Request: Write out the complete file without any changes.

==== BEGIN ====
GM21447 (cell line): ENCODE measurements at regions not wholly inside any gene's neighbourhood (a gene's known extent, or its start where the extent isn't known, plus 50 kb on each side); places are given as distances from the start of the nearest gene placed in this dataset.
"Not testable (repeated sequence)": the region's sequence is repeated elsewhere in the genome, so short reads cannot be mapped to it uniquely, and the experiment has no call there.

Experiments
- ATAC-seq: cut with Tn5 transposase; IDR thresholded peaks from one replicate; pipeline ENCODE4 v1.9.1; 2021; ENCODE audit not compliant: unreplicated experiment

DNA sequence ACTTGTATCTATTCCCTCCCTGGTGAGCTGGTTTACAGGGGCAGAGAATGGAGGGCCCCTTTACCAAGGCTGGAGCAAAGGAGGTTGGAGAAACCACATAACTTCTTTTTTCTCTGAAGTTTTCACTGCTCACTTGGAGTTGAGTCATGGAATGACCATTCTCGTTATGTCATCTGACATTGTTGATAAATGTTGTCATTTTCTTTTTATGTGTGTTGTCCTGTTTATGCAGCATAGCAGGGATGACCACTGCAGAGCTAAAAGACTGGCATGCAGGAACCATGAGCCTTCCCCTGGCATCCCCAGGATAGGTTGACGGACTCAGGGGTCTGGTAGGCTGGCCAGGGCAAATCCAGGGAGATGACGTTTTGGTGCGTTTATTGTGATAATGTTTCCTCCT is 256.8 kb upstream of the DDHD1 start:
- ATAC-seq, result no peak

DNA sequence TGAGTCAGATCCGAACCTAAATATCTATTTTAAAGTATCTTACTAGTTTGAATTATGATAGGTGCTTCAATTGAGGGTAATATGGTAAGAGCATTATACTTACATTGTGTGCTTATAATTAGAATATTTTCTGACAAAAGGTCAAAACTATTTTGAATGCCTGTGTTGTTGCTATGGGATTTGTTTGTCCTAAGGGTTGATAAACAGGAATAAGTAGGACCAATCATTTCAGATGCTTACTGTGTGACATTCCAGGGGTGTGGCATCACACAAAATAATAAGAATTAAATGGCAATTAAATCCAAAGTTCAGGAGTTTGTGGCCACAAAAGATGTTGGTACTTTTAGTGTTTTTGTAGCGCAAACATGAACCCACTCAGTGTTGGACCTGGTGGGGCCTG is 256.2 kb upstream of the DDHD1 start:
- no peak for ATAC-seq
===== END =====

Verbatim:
GM21447 (cell line): ENCODE measurements at regions not wholly inside any gene's neighbourhood (a gene's known extent, or its start where the extent isn't known, plus 50 kb on each side); places are given as distances from the start of the nearest gene placed in this dataset.
"Not testable (repeated sequence)": the region's sequence is repeated elsewhere in the genome, so short reads cannot be mapped to it uniquely, and the experiment has no call there.

Experiments
- ATAC-seq: cut with Tn5 transposase; IDR thresholded peaks from one replicate; pipeline ENCODE4 v1.9.1; 2021; ENCODE audit not compliant: unreplicated experiment

DNA sequence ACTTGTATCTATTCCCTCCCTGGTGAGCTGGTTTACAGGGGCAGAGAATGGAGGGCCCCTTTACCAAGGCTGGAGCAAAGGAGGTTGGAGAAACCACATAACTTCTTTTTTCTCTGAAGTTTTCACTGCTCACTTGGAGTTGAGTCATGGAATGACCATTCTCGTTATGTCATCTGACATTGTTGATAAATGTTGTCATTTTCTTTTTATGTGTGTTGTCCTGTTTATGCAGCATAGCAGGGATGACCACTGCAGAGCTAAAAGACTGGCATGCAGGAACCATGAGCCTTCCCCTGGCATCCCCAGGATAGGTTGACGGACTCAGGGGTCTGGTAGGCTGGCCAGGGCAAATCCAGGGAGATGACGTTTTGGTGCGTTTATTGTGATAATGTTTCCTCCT is 256.8 kb upstream of the DDHD1 start:
- ATAC-seq, result no peak

DNA sequence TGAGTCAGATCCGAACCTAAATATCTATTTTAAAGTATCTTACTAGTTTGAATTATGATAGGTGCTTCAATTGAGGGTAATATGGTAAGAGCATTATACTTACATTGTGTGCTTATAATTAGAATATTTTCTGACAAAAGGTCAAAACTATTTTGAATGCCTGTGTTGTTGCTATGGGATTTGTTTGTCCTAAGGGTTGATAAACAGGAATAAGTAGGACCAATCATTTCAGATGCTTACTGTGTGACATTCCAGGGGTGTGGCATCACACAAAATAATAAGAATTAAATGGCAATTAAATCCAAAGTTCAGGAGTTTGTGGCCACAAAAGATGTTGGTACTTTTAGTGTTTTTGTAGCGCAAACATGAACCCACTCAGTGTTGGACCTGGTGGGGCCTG is 256.2 kb upstream of the DDHD1 start:
- no peak for ATAC-seq